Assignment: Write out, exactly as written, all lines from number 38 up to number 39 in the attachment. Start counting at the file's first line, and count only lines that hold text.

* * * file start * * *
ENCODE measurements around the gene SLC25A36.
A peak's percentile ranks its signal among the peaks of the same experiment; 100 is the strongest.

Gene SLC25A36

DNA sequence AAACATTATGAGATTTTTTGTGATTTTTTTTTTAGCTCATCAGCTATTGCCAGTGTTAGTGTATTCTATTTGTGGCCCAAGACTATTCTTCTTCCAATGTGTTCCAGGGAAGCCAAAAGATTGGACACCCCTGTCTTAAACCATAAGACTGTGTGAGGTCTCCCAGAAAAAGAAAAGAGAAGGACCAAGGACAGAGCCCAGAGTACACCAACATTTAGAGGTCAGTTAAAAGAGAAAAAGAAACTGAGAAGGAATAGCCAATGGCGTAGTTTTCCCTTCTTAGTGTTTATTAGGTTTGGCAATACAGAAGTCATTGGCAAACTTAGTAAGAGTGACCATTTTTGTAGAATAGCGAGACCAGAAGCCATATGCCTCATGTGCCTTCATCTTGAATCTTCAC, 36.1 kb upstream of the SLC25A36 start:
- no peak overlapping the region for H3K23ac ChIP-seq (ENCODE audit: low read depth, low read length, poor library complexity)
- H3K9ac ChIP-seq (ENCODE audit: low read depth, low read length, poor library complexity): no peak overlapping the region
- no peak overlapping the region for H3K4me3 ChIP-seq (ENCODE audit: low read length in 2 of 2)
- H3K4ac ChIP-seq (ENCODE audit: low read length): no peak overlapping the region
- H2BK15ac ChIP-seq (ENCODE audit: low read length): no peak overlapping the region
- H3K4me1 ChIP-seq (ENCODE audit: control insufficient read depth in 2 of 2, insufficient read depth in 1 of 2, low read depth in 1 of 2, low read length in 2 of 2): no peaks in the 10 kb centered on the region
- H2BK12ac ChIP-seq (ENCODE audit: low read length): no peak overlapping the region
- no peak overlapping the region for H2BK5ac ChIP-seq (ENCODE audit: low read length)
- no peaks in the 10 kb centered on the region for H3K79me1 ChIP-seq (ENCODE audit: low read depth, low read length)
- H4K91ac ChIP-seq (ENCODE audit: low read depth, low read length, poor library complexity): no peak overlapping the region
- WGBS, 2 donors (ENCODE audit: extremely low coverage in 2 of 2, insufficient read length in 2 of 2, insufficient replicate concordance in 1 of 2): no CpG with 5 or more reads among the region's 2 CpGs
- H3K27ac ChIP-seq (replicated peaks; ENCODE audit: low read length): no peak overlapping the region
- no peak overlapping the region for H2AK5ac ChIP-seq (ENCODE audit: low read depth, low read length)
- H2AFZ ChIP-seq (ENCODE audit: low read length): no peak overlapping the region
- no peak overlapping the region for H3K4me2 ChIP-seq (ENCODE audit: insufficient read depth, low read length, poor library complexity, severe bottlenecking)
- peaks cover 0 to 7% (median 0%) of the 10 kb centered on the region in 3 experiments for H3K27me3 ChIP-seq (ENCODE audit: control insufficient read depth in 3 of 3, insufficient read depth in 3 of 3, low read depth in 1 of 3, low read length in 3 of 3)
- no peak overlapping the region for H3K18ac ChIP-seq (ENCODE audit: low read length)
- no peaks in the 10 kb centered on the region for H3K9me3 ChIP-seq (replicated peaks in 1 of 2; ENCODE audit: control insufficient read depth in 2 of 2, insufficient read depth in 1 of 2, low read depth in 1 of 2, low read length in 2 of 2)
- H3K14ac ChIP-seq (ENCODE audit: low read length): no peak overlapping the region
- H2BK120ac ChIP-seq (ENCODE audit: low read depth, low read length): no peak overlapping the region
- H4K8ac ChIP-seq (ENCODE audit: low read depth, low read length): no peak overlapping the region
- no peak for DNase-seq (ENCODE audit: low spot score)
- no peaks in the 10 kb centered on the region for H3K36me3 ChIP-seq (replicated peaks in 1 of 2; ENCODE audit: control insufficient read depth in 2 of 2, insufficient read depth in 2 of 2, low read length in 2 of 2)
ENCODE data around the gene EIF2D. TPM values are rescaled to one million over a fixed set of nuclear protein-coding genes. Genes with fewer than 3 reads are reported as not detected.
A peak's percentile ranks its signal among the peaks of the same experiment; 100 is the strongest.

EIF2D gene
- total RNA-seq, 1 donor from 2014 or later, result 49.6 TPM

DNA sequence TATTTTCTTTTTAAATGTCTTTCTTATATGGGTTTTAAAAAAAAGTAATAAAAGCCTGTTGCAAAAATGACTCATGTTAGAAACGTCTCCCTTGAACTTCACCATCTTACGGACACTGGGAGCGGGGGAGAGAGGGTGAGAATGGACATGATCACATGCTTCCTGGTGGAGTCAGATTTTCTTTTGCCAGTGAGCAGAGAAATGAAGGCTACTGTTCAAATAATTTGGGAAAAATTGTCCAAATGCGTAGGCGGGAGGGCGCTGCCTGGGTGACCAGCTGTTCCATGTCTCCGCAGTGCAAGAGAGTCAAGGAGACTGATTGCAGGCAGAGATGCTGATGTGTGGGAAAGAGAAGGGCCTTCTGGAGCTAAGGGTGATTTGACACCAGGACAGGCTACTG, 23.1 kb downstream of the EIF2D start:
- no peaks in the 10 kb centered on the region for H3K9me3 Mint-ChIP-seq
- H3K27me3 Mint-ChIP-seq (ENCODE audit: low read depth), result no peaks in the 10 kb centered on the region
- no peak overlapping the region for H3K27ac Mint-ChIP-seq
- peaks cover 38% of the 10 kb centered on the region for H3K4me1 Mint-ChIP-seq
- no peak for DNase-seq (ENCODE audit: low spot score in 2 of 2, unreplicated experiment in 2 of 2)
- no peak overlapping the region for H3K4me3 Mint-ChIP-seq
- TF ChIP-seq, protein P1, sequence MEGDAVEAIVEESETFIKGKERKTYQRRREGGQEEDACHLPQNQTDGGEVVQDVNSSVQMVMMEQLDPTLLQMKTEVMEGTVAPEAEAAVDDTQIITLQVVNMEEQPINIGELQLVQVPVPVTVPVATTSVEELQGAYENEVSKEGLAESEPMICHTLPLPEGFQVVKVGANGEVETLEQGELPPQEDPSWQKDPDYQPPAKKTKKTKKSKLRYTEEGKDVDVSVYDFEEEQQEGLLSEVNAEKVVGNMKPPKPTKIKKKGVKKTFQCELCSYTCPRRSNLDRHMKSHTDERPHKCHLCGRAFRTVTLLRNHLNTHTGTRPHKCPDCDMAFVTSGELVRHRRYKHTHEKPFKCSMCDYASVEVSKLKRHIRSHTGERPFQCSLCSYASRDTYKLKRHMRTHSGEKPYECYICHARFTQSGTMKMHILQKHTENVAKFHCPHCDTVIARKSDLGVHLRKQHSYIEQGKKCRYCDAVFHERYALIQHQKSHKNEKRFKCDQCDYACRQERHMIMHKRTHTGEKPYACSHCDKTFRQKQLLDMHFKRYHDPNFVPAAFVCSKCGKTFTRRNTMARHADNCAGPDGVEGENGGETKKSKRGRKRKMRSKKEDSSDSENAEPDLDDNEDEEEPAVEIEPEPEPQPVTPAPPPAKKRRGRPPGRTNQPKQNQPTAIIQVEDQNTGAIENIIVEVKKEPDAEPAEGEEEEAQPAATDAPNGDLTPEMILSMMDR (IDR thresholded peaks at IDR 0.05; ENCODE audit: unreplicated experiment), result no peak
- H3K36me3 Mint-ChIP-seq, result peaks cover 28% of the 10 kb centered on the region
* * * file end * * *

- no peak overlapping the region for H3K4me3 Mint-ChIP-seq
- TF ChIP-seq, protein P1, sequence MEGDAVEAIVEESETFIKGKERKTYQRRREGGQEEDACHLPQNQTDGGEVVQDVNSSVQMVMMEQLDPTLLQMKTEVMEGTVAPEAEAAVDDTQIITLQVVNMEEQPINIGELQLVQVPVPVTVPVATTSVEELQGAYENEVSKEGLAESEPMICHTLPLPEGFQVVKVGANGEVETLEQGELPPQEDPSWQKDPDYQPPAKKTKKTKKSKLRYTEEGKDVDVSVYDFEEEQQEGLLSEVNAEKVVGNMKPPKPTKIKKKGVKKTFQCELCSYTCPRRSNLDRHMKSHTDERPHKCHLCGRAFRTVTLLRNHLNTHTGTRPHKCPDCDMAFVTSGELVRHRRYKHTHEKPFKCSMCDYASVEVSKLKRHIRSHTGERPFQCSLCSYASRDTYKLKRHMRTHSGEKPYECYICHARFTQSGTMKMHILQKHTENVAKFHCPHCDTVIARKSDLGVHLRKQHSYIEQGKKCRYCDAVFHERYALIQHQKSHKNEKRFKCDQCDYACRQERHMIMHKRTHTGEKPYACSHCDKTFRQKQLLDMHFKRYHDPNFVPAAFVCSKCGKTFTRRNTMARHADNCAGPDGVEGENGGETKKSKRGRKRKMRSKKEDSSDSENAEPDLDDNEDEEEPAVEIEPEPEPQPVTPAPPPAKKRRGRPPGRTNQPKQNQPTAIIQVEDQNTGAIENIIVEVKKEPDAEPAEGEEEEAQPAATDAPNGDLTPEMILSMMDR (IDR thresholded peaks at IDR 0.05; ENCODE audit: unreplicated experiment), result no peak